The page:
Asma Jahangir, head of the Supreme Court Bar Association, demands the military be held accountable at a press conference in June last year. Demotix/ Isa Daudpota
This should prompt the International Community to give appropriate support to the Supreme Court, instead of supporting a dubious, treacherous and repressive war machine – the Pakistani Army. In this context ‘appropriate’ support denotes recognition, respect and moral backing, not financial aid. The Supreme Court’s adventurism, especially in pressing the Pakistani army, will pose a stern challenge to its leadership and organization. Western governments have a moral duty to proactively warn Pakistan’s army against crossing the red lines – extra judicial killings and disappearances are rife in Pakistan, a fact underlined by disappearances and killings of a number of journalists.
Foreign financial aid has a corrupting, dependency-oriented and deviating effect on civil society. Societal support in the form of civil society organizations is crucial for an independent judiciary to be able to withstand pressure, provided that they are indigenous, deep-rooted, constituency-based, self-organized and self-financed. The Pakistan Lawyers’ Movement provides one excellent example of such a civil society organisation, making a real impact on the functioning of Pakistan’s political landscape.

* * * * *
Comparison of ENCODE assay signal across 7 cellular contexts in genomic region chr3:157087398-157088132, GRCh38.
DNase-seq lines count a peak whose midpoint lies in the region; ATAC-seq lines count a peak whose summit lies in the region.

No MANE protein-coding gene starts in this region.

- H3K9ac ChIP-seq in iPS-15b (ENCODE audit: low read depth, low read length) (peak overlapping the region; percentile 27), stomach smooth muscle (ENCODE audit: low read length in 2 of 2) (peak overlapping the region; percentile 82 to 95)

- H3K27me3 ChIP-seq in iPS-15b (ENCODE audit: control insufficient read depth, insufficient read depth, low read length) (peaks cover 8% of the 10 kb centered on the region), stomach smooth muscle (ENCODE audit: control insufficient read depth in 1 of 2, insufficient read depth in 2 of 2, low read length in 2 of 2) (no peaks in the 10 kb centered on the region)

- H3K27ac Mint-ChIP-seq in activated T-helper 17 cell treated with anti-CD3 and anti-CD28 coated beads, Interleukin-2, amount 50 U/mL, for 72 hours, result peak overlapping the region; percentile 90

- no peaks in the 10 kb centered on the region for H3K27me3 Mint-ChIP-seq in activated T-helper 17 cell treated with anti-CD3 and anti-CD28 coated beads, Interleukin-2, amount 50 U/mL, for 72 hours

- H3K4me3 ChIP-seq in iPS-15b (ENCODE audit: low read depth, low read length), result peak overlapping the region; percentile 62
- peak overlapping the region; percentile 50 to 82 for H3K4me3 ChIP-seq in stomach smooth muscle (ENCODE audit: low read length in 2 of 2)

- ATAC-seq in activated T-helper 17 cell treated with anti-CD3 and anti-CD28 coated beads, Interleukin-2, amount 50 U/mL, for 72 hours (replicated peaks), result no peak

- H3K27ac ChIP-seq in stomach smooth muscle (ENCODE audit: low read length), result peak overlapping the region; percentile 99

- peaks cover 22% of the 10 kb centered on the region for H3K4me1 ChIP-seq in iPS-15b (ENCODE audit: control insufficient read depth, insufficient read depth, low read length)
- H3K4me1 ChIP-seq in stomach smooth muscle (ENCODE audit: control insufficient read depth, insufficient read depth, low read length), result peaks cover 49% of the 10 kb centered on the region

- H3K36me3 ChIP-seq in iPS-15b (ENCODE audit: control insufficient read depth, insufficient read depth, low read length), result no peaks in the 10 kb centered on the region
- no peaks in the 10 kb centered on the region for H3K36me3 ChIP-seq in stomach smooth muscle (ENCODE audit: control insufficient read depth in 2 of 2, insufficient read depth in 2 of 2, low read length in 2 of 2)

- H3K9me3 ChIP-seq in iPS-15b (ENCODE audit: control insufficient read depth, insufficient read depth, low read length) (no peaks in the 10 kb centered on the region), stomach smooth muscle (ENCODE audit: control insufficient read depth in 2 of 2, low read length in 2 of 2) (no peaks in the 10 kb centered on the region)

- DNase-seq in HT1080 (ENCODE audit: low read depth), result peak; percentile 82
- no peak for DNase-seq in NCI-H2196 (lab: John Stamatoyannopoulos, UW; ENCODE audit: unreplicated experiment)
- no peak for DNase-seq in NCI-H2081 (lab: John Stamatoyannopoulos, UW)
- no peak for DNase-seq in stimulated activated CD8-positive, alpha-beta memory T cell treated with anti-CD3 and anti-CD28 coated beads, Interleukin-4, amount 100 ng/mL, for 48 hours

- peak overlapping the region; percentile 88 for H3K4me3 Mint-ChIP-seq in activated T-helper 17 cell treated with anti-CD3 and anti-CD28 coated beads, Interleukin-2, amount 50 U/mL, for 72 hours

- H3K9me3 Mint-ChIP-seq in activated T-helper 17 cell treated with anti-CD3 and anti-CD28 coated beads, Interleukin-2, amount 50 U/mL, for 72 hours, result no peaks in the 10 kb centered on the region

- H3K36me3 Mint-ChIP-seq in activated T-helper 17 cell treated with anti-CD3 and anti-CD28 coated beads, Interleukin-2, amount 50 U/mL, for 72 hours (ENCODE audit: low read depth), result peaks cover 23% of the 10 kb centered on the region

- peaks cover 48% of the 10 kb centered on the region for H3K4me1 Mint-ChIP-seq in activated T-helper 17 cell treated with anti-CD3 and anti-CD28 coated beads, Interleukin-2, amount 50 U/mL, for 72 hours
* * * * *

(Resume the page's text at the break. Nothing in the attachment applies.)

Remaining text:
A case in point
It is a disgrace that the Pakistan Lawyers’ Movement – or in Imran Khan’s words “the Pakistani Spring” – has not received the same level of attention as the Arab Spring. Pakistan’s legal fraternity has brought the country closer than ever to a real democratic state, acting collectively in a manner reminiscent of the qualities identified by Adrian Leftwhich and Chris Wheeler as necessary for leaders of developmental states. The Movement has not only managed to topple a dictator, Gen. Pervez Musharaf, but also forged time and again “coalitions” with other sections of civil society, political parties and media, pushing for further reforms.